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- October 10, 1983
- Vol. 20
- No. 15
On and Off Camera, Joan Collins Helps in the Making of Male Model Jon-Erik Hexum
Predictably, the denials are vague and tantalizing. Says Hexum, a native of Tenafly, N.J., "It's not a romance. But it's not that it would never be." Collins needs fewer negatives. "We're just friends," she says. Of course, this is the same Collins who dismissed as "rubbish" the rumors of her impending split from Ron Kass only days before they separated nine months ago after 10 years of marriage.
Who would blame Joanie, even if the attraction were purely physical? Certainly not Jon-Erik. "Some people," he admits, "are insecure around me because of my looks." But he's a sensitive guy. "I try to make them feel less insecure by paying attention to them and what they are interested in."
It's not at all like that in the TV movie, the theme of which seems just a tad short of novel. "The movie's about the materialism of the modeling industry," he explains, "where you have nothing but a look." Amen.
Yet Hexum, a 6'1", 190-pound Michigan State University football receiver, diver and wrestler, with a 1980 B.A. in social science, knew his own pretty face was marketable. After college he hurled himself into "an endless parade" for Manhattan modeling and acting agents. He worked odd jobs at night to pay for rent and acting lessons. His break may be a Hollywood first: He was a free-lance housecleaner, and one place he did belonged to a friend of John Travolta's former manager, Bob Le Mond. "I guess the guy saw a lot of talent in the way I cleaned Venetian blinds," he cracks. Soon Hexum could unplug his Hoover, and Le Mond was polishing up his new client for stardom.
After only four months in L.A., Hexum hit $10,000-a-week paydirt as Phineas Bogg, a time traveler in an ambitious NBC bomb, The Voyagers! Unfortunately, the series was slotted opposite 60 Minutes. After 22 episodes, the show went belly-up.
Not Hexum. The younger of two sons of Norwegian parents who divorced when he was 4 (he hasn't seen his chef dad in 16 years), he debuted onstage in second grade. Recalls his mother, Gretha, now 60 and a career aide who lives in a townhouse he bought her north of L.A., "His teacher back then said she never had a student with so much determination."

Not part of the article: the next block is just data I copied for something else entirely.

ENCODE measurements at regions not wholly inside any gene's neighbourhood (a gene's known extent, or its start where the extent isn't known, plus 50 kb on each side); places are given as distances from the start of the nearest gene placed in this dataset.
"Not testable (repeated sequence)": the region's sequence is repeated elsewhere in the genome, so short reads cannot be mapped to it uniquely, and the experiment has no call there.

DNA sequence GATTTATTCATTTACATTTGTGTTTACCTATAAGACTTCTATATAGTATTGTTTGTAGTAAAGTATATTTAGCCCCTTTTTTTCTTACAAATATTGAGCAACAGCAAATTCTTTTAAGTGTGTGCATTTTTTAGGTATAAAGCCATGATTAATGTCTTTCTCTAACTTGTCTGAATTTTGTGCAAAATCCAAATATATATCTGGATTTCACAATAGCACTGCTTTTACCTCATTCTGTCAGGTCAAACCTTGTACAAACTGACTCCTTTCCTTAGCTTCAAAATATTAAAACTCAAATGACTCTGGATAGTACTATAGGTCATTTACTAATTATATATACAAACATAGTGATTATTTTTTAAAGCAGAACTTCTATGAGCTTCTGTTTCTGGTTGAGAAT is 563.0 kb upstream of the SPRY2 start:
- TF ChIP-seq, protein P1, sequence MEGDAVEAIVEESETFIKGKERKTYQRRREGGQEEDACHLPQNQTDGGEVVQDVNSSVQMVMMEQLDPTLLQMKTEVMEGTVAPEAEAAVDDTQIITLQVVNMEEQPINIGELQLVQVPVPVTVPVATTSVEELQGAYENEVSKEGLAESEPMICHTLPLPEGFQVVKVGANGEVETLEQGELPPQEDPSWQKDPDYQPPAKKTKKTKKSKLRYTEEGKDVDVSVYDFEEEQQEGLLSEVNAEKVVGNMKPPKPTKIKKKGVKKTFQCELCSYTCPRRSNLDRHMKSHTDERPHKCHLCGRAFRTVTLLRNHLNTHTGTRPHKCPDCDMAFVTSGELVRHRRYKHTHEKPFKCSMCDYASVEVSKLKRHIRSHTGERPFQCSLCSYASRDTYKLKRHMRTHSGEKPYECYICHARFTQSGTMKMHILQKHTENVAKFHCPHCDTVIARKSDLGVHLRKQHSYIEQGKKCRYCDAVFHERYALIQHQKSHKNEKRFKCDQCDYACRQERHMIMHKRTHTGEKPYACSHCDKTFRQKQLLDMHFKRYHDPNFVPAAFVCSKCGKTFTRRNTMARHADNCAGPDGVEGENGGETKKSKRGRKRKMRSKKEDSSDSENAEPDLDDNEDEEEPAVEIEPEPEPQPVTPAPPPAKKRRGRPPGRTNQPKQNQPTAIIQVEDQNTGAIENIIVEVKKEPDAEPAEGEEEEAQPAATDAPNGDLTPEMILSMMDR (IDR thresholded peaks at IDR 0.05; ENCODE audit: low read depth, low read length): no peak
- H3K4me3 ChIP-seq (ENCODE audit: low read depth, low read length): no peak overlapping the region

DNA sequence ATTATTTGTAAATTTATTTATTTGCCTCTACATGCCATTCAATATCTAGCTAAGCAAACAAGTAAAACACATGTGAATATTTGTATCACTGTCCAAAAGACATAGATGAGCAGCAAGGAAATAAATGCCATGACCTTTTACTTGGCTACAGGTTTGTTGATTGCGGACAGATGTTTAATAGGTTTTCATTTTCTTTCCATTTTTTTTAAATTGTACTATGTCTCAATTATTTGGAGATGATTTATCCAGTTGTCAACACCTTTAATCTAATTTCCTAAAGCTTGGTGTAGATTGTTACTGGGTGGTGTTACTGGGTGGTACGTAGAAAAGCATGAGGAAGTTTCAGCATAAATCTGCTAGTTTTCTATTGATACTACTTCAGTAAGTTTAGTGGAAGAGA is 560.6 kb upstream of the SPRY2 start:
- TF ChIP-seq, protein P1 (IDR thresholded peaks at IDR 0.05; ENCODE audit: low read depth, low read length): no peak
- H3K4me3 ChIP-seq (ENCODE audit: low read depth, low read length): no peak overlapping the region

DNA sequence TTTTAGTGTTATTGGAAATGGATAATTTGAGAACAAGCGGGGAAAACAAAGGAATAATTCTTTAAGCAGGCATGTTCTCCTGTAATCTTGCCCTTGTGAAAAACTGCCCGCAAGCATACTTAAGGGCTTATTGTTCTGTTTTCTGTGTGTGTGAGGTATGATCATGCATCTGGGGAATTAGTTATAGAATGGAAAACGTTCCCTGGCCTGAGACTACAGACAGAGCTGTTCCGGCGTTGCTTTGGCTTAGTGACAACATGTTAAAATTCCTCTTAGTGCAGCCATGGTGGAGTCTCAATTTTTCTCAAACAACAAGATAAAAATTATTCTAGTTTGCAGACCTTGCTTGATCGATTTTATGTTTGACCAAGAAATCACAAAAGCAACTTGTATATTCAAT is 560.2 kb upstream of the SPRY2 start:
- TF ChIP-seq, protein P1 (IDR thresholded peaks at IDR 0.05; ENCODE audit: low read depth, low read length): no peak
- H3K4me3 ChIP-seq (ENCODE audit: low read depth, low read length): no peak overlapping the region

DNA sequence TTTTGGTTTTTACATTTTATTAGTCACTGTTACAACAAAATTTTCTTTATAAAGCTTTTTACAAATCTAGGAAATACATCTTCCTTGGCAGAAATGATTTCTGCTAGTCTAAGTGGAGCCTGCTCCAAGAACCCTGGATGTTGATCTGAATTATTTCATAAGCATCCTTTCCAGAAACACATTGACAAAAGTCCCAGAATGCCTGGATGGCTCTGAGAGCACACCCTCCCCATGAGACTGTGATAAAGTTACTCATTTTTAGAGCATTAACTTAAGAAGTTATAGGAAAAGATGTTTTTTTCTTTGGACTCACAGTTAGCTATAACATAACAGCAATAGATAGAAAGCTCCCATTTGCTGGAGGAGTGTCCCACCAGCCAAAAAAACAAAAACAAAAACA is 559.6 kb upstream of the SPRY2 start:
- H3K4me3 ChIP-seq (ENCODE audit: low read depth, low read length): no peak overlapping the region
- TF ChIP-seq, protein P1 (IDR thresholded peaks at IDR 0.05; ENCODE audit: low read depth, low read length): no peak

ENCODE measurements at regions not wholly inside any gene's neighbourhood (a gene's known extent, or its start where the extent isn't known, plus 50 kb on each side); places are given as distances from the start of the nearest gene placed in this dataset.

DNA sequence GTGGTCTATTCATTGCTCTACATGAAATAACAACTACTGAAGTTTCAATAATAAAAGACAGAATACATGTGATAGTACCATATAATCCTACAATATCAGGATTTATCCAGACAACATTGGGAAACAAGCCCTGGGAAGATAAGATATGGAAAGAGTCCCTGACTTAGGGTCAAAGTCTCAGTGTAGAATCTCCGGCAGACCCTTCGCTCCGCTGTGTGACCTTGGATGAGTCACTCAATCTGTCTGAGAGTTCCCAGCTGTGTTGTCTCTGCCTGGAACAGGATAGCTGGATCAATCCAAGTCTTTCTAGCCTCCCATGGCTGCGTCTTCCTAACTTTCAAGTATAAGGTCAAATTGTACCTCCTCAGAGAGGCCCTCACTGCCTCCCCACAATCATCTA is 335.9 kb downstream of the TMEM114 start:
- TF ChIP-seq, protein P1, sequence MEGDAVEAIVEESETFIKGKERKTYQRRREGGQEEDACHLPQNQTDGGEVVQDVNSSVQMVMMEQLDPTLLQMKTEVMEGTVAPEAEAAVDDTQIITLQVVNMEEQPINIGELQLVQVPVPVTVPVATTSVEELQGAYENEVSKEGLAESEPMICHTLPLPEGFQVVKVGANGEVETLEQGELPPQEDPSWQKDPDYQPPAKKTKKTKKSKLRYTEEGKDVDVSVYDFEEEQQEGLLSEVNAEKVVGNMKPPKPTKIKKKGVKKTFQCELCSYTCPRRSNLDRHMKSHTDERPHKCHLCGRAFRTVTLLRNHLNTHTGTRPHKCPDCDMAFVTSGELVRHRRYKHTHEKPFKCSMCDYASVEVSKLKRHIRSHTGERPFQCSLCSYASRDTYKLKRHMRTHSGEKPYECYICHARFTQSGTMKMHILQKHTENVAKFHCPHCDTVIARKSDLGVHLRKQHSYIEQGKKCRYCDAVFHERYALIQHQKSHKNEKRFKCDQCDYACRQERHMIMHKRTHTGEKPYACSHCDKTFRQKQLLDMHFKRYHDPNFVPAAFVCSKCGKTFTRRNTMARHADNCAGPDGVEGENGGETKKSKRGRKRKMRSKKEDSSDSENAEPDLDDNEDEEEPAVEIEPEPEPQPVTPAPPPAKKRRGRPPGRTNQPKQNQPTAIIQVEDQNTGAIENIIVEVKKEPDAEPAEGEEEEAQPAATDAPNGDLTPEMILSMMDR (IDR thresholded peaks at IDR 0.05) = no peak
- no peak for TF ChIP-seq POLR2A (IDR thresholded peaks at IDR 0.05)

He remains that way professionally—taking weekly lessons for voice, acting and dance. Romantically, however, it's another story. Somehow Hexum has been hexed in love. As for ladies, he protests, "I have no way to meet them. I'm alone when I go to bed at night." The likable Hexum even has an answer to one plausible theory about his lack of female companionship. "Gay, I ain't," he blurts out, adding, "I don't want to be thought of as gay, although 80 percent of my friends are."
Whatever social contacts he maintains, he says, "My friends think it's ridiculous the way I live." In a word: minimalist. His latest place is a three-bedroom bunker in Burbank so close to the airport he has to stop talking on phones during takeoffs and landings. Furnishings are Spartan—a piano, some packed cartons, a mattress on the floor. If he often eats burgers behind the wheel of his funky '54 Chevy two-tone, it may be because "I borrowed myself into oblivion" while in college. "I'll be paying loans off until 1997."
Maybe not. He decided not to try for the role of Collins' young stud on Dynasty. That three-year commitment might have stood in the way of an even bigger movie break. Hexum is said to be director Hal Needham's choice for Terry and the Pirates, a film in the works of the famed comic strip. He's modeled suits for Valentino and jackets for Versace, and he's got a topless, look-at-those-pecs poster in circulation. At least one female was not knocked out by the pose: "I don't like it very much," sniffs co-star Collins. "To be honest, I'm not an armpit person." Hexum has obviously spent enough time around fast-tongued Collins—on or off camera—to come up with the perfect retort. "I'm commercial as hell as a hunk."
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